At the beginning of August I put an email round my contacts on Arran stating that I was getting "mixed messages" on the breeding success of House Martins on Arran this year, with some people saying they had had more nests than ever and others saying they had had a big reduction in the number of nests. I asked for the observations of people who had House Martins nesting on their buildings or in the area. In particular I was interested in the number of nests in 2014 compared to the number of nests in 2013.If they had an idea of the number of broods raised and the number of birds fledged that would be bonus.I was encouraged when more than thirty people responded before the end of the month.
From the observers who were able to provide information from the previous year forty percent reported more nests, thirty-five percent reported fewer nests and twenty-five percent reported the same number of nests. Within our settlements and villages there was some indication of movement from one site to another.
Reported hazards facing these summer visitors which have travelled from south of the Sahara to breed included their mud built nests collapsing, House Sparrows evicting the House Martins and, most worryingly of all, humans destroying nests. Nests were hosed off walls and knocked off walls while they were being built or in some cases in use. Some of the observers had photographic evidence of this. They have been encouraged to report this criminal activity to the police. Under the Nature Conservation (Scotland) Act 2004 it is an offence to intentionally or recklessly damage or destroy the nest of any wild bird while it is being built or used.
There was one other hazard reported, a Barn Owl attacking a nest. The occupant of a house backing onto farmland was aware of a noise outside the upstairs bedroom window. It was around midnight. With the room light out, the curtains were opened. A Barn Owl was flying up against the house, almost hovering. The House Martins in the nest were vocal. After less than a minute the Barn Owl flew off. In the morning the remains of the nest with two dead chicks were on the ground. I can find no other reports of this happening. An account has been sent to the Scottish Ornithologists' Club.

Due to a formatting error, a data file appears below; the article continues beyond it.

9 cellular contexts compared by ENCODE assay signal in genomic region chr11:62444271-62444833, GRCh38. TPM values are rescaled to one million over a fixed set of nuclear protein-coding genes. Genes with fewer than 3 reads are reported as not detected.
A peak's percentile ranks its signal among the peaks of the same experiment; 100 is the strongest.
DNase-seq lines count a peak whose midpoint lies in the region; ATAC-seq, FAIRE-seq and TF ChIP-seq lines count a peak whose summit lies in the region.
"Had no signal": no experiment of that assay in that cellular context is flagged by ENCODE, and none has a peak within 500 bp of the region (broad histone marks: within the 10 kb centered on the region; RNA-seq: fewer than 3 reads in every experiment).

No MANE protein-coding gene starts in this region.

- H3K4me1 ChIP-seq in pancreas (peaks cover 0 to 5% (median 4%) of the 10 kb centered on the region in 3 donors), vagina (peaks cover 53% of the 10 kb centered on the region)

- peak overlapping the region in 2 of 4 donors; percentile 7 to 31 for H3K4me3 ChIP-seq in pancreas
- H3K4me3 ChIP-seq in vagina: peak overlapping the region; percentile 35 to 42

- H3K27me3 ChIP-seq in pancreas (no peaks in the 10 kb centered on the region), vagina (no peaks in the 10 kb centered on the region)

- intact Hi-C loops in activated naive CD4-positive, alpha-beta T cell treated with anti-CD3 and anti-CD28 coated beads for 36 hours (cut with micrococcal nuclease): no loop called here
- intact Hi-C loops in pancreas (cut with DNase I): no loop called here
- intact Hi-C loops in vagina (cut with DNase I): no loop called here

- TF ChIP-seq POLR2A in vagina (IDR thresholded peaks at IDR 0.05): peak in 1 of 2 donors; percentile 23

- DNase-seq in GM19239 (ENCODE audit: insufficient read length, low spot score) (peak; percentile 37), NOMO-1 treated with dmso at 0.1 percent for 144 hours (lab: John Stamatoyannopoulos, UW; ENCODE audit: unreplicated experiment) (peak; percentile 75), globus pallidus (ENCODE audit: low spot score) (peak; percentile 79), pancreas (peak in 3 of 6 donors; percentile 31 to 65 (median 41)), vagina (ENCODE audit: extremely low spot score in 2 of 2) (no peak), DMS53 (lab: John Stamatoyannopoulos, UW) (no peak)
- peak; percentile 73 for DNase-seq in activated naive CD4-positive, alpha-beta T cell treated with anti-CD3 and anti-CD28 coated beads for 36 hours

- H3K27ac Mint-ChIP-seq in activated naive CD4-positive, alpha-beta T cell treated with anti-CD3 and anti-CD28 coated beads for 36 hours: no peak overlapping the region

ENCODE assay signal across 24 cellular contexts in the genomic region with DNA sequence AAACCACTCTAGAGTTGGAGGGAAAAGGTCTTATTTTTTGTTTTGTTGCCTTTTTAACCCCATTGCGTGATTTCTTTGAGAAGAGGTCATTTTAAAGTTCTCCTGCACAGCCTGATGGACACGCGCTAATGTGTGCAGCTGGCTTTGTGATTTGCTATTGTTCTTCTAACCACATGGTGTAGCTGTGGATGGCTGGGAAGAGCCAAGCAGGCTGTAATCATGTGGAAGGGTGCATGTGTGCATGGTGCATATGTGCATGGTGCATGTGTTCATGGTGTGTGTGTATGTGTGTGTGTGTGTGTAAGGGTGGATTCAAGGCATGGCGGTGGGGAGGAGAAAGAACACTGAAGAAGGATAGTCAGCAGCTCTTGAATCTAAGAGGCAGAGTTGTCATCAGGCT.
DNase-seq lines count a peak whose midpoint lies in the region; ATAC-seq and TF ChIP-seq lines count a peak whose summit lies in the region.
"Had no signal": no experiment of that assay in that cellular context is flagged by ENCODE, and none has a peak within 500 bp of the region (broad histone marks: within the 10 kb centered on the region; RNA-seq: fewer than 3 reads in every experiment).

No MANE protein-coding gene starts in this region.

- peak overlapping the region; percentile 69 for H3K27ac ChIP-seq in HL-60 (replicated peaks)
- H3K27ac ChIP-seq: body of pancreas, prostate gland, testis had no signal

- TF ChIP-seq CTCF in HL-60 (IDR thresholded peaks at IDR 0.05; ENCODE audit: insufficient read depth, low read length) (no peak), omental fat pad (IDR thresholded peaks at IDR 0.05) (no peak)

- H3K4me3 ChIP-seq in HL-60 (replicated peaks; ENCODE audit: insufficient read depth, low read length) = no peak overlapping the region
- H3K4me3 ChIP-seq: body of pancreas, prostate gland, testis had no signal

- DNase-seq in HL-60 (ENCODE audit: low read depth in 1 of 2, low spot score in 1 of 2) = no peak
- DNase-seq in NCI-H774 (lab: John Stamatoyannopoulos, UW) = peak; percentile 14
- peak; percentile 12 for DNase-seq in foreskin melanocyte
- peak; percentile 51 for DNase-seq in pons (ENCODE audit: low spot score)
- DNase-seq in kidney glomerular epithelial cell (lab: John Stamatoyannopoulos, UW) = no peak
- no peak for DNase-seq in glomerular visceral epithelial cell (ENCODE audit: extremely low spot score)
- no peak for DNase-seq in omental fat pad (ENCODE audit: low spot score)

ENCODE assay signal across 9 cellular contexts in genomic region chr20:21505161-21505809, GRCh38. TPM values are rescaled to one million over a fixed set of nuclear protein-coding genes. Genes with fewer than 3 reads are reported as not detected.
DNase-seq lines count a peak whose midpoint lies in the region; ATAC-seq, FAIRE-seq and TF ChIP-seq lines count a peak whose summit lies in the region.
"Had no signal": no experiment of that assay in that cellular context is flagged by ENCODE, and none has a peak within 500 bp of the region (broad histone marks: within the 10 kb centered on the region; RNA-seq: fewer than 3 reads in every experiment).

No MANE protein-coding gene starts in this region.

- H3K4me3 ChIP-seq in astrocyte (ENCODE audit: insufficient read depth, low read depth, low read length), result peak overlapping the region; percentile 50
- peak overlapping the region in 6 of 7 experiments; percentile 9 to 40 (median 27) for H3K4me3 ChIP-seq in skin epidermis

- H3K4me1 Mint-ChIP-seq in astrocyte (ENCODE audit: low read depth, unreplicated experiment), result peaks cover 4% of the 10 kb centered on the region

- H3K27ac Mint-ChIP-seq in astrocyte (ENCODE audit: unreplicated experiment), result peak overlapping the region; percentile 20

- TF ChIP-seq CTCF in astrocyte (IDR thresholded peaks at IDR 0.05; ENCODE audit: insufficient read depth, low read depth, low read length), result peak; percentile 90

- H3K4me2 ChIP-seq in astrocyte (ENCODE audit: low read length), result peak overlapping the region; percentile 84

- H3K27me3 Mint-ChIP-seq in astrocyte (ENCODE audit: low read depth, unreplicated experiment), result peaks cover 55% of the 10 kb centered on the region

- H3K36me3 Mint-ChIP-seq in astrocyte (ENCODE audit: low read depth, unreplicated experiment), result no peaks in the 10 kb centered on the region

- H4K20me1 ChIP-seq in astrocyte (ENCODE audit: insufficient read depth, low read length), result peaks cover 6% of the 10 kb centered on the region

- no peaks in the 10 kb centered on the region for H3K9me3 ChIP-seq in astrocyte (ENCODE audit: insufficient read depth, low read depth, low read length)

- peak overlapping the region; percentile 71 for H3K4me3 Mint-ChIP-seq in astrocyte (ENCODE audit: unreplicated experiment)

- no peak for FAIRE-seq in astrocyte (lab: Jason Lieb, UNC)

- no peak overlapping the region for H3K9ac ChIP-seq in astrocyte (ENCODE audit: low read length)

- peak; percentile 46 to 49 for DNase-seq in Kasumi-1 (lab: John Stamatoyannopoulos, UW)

Despite the hazards, from this small snapshot of data Arran seems to be retaining a population of House Martins. This is also reflected in our local bird atlas, Arran Bird Atlas 2007-2012 available from outlets round the island.
Nationally the House Martin population seems to be in decline. It is one that the British Trust for Ornithology (BTO) is particularly interested in. It is amazing to think that so little is known about the House Martin. It is, after all, a species that breeds alongside us, using our houses, bridges and other structures as places on which to construct beautifully sculpted nests made of mud. There is virtually no information on where UK House Martins spend the winter and breeding population information is incomplete. The information that the BTO has, suggests that House Martin populations in the UK may have declined by 15% over the last decade and may have fallen by as much as two-thirds in the longer term.
The BTO intend to deploy geolocators on some House Martins to shed light on where in Africa they actually winter.
In addition, the BTO intend over the next few years to involve volunteers to collect information on breeding, including colony turnover and habitat preferences. There is more information on this link BTO House Martin Project 2014 | BTO - British Trust for Ornithology http://www.bto.org/volunteer-surveys/house-martin-survey/house-martin-project. Part of this development work required the testing of field methods this summer and one Arran volunteer has taken part in this. With the encouraging response of the people of Arran to my enquiry last month, reflecting an obvious interest in this bird, the developing BTO survey may be one that people in Arran would be willing to take part in.